QUOTE(thseiler @ Jan 14 2005, 12:50 AM)
It all boils down to reading the RTC register, addind the apropriate number of seconds one wants
to sleep , and then writing this back into the Alarm Register prior to going to sleep.
Sorry to wander off-topic into reminiscence-land, but this reminds me of the old calculator-style Psion II
from the mid-80s. Its "custom chip" was basically a chain of flip-flops connected to a 32kHz crystal. This provided an interrupt every second while it was switched on, to keep its clock running (no real time clock chip). This in itself was tricky to do right, because a second could be lost each time you switched it on if you weren't careful.
But things really
got interesting when it was powered down. Every time you switched it off, it calculated how many seconds to the next alarm. It then reset the latter part of its counter chain, and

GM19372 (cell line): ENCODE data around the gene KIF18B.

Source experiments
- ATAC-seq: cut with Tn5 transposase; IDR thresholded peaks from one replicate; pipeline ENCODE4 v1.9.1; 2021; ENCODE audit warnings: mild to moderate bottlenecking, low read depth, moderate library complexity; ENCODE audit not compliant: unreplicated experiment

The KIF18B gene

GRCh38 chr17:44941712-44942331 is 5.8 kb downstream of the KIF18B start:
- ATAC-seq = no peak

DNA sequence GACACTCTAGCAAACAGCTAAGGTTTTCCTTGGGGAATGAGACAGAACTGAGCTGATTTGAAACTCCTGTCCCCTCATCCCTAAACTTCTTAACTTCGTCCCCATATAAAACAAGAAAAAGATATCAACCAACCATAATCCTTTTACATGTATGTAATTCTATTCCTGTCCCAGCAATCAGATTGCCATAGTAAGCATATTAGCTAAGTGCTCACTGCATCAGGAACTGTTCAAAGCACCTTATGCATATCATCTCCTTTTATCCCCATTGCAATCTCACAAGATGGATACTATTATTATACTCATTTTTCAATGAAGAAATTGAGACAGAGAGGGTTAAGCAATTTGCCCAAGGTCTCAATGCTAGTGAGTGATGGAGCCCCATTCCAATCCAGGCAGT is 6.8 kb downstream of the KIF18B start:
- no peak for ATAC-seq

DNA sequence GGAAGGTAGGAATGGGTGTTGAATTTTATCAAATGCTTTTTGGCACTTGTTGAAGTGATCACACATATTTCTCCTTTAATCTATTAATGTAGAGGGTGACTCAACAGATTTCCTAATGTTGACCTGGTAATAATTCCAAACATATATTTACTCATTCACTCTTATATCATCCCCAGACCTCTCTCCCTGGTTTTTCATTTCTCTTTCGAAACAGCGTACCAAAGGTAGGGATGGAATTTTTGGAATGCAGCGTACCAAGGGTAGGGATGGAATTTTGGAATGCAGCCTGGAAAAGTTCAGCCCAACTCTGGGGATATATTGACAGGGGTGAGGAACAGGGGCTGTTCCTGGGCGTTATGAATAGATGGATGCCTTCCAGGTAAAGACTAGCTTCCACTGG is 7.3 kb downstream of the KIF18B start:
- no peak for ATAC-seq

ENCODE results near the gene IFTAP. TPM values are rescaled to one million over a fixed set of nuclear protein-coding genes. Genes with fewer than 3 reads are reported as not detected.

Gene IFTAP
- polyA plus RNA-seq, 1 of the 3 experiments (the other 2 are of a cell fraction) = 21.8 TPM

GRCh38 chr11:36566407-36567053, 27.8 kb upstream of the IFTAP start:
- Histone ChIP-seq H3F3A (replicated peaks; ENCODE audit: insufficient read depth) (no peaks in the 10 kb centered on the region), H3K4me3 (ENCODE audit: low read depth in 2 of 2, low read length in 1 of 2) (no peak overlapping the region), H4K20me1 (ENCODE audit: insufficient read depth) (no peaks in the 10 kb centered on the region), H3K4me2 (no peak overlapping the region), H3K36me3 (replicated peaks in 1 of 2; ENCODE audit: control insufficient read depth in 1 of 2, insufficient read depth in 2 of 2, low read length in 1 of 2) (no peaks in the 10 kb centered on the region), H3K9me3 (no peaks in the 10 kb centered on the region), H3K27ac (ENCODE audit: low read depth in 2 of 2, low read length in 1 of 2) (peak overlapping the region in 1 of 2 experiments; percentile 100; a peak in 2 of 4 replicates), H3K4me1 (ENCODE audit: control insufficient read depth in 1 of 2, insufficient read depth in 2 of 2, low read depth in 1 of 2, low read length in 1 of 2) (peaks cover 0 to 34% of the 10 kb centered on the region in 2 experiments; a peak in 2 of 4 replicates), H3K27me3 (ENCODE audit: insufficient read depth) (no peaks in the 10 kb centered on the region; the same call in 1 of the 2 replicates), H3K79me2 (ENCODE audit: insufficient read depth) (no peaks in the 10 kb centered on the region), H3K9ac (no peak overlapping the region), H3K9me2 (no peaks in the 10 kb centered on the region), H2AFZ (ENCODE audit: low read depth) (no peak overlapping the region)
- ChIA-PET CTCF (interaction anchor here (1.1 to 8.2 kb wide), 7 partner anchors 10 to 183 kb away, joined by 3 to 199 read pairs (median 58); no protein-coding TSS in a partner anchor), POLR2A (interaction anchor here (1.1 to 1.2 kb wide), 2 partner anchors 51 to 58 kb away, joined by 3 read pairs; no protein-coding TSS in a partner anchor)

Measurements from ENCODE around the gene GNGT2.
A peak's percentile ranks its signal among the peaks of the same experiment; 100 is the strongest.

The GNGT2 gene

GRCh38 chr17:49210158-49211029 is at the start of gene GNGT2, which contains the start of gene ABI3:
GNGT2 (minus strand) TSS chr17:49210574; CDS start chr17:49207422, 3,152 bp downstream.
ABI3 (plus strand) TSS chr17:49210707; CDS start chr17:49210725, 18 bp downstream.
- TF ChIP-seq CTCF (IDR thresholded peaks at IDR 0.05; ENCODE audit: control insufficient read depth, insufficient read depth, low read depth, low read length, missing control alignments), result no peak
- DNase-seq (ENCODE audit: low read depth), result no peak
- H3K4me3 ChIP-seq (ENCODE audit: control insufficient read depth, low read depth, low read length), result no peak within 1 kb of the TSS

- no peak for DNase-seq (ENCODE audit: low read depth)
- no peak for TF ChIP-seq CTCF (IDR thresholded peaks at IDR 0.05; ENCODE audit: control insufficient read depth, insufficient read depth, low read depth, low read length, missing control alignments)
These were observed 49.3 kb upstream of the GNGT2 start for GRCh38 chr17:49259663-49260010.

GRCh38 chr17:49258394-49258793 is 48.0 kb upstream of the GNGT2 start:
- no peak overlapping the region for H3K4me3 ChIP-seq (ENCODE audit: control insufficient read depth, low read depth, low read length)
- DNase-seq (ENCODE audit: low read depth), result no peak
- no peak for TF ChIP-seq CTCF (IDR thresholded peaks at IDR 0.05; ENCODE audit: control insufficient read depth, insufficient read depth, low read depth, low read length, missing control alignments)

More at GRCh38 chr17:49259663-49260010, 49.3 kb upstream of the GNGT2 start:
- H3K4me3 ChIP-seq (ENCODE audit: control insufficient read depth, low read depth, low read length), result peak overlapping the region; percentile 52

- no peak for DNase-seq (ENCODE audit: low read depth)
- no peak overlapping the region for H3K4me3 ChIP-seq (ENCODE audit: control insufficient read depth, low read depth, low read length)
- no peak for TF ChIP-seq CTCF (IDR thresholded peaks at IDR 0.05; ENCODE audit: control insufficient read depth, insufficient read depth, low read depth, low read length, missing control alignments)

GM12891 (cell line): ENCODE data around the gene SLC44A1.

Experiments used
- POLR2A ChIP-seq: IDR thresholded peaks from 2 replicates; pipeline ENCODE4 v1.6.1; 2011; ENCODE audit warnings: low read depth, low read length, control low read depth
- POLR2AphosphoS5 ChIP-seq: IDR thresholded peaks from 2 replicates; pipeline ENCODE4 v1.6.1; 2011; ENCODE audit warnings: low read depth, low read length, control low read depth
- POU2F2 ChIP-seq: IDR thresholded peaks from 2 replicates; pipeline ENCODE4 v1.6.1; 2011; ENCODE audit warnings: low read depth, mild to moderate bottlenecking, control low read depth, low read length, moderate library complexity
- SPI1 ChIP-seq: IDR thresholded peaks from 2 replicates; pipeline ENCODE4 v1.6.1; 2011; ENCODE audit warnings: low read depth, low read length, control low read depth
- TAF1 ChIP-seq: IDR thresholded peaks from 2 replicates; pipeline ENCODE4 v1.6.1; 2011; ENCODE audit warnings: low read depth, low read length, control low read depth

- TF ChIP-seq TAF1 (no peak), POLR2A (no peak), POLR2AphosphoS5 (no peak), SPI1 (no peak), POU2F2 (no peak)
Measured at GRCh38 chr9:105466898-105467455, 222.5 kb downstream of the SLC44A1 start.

manually clocked it to the right offset
before switching off the machine. (For example, to pre-load it with 100 seconds, the processor would waggle its clock pin 100 times.) When the counter overflowed, it woke the machine up again.
Luckily, the counter chain wasn't too long, but the downside of this was that it would overflow in 34 minutes 8 seconds (which is the period of 32kHz divided by 2^the number of flip flops). The upshot of this was that even when no alarms were set, every 34 minutes and 8 seconds the Psion would be rudely awakened, update its time value by 34 minutes 8 seconds, check whether there was an alarm due in the next 34 minutes and 8 seconds, pre-load the counter if necessary, and then fall asleep again. And it would both snooze like this for months on a PP3 battery, and switch off a lot more quickly when you wanted it to than the Z running PdaXrom does!
If Psion could get that to work, surely it's not beyond the wit of man to get the Z to wake up when you want it to.